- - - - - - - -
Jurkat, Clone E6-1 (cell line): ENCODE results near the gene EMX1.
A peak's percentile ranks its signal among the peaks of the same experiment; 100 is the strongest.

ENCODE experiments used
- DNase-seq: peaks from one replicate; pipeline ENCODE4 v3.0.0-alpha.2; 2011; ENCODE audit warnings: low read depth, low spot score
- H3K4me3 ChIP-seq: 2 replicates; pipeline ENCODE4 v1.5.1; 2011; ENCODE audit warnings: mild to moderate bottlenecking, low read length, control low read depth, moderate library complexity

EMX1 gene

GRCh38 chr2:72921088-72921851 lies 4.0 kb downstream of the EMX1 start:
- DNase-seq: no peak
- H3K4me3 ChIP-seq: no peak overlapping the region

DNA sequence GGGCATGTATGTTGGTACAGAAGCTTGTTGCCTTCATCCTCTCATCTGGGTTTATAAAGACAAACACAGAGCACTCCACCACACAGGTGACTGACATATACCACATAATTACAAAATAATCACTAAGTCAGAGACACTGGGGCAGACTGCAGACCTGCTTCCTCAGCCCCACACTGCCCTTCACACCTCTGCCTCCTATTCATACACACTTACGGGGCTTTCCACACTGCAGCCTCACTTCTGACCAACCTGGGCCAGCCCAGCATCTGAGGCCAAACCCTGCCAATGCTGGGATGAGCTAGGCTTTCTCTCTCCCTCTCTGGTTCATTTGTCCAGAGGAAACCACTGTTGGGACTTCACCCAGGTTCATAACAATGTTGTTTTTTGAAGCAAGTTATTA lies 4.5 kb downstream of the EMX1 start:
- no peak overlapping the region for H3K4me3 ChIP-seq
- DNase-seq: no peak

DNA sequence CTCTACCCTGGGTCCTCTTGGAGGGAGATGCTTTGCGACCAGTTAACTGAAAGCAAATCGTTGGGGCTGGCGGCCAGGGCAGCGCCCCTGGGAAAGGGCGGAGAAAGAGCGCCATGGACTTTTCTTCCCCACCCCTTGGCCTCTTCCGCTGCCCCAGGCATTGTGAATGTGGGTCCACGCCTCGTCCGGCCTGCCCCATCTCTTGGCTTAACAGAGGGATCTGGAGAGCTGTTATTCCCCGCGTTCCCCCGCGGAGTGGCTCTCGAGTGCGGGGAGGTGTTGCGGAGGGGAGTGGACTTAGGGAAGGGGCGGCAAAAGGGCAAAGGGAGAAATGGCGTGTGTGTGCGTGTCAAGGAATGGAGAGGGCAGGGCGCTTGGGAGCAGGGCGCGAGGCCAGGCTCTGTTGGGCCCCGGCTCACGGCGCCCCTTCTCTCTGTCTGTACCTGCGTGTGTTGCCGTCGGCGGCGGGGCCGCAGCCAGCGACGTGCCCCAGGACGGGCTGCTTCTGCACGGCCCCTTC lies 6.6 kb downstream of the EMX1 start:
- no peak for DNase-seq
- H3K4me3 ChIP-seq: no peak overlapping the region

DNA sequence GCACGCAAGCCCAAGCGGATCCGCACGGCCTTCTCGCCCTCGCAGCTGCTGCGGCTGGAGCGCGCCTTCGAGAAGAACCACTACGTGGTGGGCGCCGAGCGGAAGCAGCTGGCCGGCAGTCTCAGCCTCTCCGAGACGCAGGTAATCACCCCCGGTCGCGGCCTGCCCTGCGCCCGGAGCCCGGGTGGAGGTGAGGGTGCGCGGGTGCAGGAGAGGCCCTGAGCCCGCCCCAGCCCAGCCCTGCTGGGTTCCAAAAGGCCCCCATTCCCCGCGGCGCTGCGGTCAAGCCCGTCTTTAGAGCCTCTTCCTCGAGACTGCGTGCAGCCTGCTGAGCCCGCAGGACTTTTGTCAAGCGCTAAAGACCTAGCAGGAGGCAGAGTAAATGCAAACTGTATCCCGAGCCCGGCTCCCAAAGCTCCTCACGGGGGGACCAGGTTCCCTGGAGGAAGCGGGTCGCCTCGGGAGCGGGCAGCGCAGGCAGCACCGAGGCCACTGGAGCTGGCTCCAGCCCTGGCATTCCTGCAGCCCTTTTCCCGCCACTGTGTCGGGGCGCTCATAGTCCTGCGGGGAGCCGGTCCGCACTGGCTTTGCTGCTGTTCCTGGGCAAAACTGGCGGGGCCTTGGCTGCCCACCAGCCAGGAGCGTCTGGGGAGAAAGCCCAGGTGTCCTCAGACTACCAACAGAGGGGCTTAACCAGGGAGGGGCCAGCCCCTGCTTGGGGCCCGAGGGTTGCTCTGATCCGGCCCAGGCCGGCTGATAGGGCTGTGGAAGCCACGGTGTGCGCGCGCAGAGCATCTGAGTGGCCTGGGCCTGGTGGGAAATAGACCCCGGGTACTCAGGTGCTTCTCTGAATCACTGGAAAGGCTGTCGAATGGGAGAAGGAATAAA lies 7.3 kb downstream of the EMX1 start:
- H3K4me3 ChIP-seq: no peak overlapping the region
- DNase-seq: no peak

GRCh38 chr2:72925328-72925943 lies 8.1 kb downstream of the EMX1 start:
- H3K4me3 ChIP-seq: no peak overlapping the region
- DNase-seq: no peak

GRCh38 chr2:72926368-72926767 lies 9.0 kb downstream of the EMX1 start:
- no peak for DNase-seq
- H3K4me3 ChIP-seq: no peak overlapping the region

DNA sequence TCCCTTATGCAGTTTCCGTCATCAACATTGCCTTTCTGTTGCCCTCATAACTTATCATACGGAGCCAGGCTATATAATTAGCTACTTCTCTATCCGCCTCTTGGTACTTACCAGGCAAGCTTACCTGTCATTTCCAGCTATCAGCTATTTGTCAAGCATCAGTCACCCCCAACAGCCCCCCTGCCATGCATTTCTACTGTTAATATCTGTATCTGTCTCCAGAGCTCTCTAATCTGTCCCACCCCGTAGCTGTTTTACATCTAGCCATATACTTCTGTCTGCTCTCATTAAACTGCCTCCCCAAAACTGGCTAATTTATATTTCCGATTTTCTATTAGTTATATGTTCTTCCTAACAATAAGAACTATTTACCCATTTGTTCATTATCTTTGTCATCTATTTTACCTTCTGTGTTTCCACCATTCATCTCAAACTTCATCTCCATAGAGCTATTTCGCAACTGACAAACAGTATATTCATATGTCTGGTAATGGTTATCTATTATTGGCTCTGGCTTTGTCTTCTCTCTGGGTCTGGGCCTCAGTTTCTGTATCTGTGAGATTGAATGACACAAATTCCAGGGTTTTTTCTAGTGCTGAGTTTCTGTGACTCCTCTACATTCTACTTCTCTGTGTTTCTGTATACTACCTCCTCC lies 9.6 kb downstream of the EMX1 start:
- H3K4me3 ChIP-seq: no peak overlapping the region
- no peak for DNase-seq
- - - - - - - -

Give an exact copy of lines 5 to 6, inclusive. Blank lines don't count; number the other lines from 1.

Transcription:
- H3K4me3 ChIP-seq: 2 replicates; pipeline ENCODE4 v1.5.1; 2011; ENCODE audit warnings: mild to moderate bottlenecking, low read length, control low read depth, moderate library complexity

EMX1 gene